The last thing I remember is I reached out to him,” Terri said. “Something just came over me. I think I knew then that my baby was gone. They said I passed out.”

Dixon was pronounced dead four hours later. He would have been on Wingate’s campus by now, practicing with his new teammates in preparation for the season opener against Johnson C. Smith on Sept. 5. Instead, his family is left replaying the events of Jan. 11 in painstaking detail, and asking how one of the most common sports surgeries — there are approximately 100,000 ACL reconstructions per year in the United States — turned tragic.

Death during an ACL reconstruction is so rare that Timothy Hewett, director of the Orthopedic Biomechanics Laboratory at the Mayo Clinic, said that such instances aren’t even tracked. “There are probably less than a handful of cases … ever,” he said in a text message.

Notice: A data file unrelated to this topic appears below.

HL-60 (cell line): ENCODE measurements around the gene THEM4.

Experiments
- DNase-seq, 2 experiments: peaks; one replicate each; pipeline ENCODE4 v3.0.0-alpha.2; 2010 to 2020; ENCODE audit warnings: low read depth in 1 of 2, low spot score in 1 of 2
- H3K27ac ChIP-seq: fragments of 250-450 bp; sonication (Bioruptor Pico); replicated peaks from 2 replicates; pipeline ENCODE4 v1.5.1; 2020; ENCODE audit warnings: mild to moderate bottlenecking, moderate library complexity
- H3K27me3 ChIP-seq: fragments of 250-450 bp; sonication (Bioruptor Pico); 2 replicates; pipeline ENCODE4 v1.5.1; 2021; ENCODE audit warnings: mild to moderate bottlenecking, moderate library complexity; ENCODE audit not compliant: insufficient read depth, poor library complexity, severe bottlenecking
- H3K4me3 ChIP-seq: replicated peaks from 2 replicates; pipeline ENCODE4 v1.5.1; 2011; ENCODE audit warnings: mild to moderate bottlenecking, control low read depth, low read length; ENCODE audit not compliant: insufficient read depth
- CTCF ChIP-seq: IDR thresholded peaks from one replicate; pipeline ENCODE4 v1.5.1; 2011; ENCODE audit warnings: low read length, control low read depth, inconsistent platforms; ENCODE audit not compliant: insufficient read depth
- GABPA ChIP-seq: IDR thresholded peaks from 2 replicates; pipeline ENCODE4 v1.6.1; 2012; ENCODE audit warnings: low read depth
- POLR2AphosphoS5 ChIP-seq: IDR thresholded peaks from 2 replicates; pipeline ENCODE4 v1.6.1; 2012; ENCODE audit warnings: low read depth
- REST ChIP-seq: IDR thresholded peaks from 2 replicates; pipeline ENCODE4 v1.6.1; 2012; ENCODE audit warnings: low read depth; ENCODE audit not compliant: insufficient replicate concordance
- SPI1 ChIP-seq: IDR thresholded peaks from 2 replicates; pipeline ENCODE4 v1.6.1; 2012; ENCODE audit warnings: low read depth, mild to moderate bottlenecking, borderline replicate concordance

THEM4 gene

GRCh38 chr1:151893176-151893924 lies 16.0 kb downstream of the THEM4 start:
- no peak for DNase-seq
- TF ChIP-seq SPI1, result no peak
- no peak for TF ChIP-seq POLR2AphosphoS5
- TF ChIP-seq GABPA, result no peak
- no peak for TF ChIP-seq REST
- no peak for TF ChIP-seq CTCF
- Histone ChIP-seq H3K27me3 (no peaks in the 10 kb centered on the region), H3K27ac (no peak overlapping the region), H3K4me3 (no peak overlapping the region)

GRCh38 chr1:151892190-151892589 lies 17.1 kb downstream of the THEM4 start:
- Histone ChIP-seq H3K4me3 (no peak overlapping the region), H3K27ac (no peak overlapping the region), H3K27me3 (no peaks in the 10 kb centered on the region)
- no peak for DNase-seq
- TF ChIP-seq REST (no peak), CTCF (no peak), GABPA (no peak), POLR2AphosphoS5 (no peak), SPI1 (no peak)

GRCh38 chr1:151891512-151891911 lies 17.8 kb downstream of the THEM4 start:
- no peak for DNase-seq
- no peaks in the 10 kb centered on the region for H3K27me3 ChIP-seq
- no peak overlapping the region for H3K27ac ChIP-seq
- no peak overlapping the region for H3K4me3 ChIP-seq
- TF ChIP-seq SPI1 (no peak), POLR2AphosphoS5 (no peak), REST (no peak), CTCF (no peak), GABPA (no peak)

[ As ACL tears pile up, doctors and coaches worry that kids are playing too much basketball ]

Dixon’s family knew him as a homebody, occasionally suckering Terri into letting him stay home from school on the days she had off from work so they could clean the car together and shop for groceries. He was the family “clown,” Terri said, and even as he was being prepped for his knee surgery that Friday morning, Dixon was making Terri laugh in the waiting room with texts about having to get his leg shaved. He loved playing video games and texting his longtime girlfriend all hours of the night. The couple had planned to attend Wingate together.